• Thorogood, Alan (ed.), Frederick Hockley (transcribed), The Pauline Art of Solomon (York Beach, ME: The Teitan Press, 2016)
  • Veenstra, Jan R. “The Holy Almandal. Angels and the intellectual aims of magic” in Jan N. Bremmer and Jan R. Veenstra (eds.), The Metamorphosis of Magic from Late Antiguity to the Early Modern Period (Leuven: Peeters, 2002), pp. 189–229. The Almadel is transcribed at pp. 217–229.
  • Waite, Arthur Edward, The Book of Black Magic and of Pacts. Including the rites and mysteries of goëtic theurgy, sorcery, and infernal necromancy, also the rituals of black magic (Edinburgh: 1898). Reprinted as The Secret Tradition in Goëtia. The Book of Ceremonial Magic, including the rites and mysteries of Goëtic theurgy, sorcery, and infernal necromancy (London: William Rider & Son, 1911). Includes the Goetia, Pauline Art and Almadel.[14]
  • White, Nelson & Anne (eds.) Lemegeton: Clavicula Salomonis: or, The complete lesser key of Solomon the King (Pasadena, CA: Technology Group, 1979). Noted by Peterson to be ‘almost totally unreadable’.[14]
  • Wilby, Kevin (ed.) The Lemegetton. A Medieval Manual of Solomonic Magic (Silian, Lampeter: Hermetic Research Series, 1985)
  1. ^This name is also used to refer to the Key of Solomon, an earlier text of different material.
  2. ^The latter republished spuriously as a purported Fourth Book of Agrippa.
  1. ^ abcdLemegeton Clavicula Salomonis: The Lesser Key of Solomon, Detailing the Ceremonial Art of Commanding Spirits Both Good and Evil; ed. Joseph H. Peterson; Weiser Books Maine; 2001. pp. xi–xvii.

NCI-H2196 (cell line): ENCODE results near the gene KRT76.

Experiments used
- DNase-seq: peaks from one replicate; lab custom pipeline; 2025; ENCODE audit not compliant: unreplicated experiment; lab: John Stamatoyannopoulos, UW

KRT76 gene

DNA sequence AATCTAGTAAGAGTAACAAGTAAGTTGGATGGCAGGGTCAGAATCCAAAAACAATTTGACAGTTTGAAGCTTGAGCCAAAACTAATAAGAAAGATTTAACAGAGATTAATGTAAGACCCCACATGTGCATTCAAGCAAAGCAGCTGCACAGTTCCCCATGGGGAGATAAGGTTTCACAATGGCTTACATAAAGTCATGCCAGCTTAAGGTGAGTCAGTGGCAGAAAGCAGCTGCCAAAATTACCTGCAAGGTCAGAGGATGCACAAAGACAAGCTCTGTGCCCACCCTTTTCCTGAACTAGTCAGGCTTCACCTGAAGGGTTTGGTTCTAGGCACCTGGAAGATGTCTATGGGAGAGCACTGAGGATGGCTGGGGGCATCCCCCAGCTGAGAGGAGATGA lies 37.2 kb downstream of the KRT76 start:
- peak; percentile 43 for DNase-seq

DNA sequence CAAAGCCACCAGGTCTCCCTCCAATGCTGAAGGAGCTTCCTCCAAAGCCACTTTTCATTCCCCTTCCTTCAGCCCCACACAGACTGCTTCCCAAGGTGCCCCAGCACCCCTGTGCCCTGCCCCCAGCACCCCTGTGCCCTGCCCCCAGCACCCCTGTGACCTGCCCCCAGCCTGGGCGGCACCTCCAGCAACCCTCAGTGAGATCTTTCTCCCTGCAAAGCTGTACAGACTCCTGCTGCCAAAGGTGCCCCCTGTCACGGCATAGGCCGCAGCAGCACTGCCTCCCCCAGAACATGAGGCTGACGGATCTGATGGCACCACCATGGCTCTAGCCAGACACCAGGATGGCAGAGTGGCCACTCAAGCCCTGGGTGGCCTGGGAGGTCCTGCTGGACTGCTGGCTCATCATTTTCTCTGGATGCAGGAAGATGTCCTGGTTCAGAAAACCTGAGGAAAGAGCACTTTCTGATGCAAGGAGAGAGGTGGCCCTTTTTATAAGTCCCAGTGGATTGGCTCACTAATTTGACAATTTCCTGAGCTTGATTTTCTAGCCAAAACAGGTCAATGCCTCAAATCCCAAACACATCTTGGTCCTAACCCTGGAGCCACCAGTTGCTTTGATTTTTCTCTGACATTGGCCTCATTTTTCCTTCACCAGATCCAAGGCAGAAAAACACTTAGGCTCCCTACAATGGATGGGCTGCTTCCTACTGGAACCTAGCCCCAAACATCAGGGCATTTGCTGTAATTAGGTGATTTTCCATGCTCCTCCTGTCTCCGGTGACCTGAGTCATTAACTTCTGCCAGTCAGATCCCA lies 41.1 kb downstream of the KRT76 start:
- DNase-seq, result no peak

2. ^ abThe Goetia of Dr Rudd; Thomas Rudd, Eds. Stephen Skinner & David Rankine; 2007, Golden Hoard Press. p. 399.
  3. ^Asprem, Egil (2016). ‘Intermediary Beings’. In Partridge, Christopher (ed.). The Occult World. Routledge. p. 653. ISBN9781138219250.
  4. ^ abAgrippa, Henry Cornelius (1651). Three Books of Occult Philosophy(PDF). Translated by Freake, James. London. pp. 572–575.
  5. ^’LSJ’. Perseus.tufts.edu. Retrieved 2013–10–18.
  6. ^Mebane, John S. (1992). Renaissance Magic and the Return of the Golden Age: The Occult Tradition and Marlowe, Jonson, and Shakespeare. Lincoln: University of Nebraska Press. pp. 44, 45. ISBN9780803281790.
  7. ^Thorndike, Lynn (2003). History of Magic and Experimental Science. Whitefish, Mont.: Kessinger. p. 505. ISBN9780766143135.
  8. ^ abThe Book of Ceremonial Magic, Part I, Chapter III, section 2: ‘The Lesser Key of Solomon’; Arthur Edward Waite; London, 1913; available online at The Internet Sacred Text Archive, (direct link to section).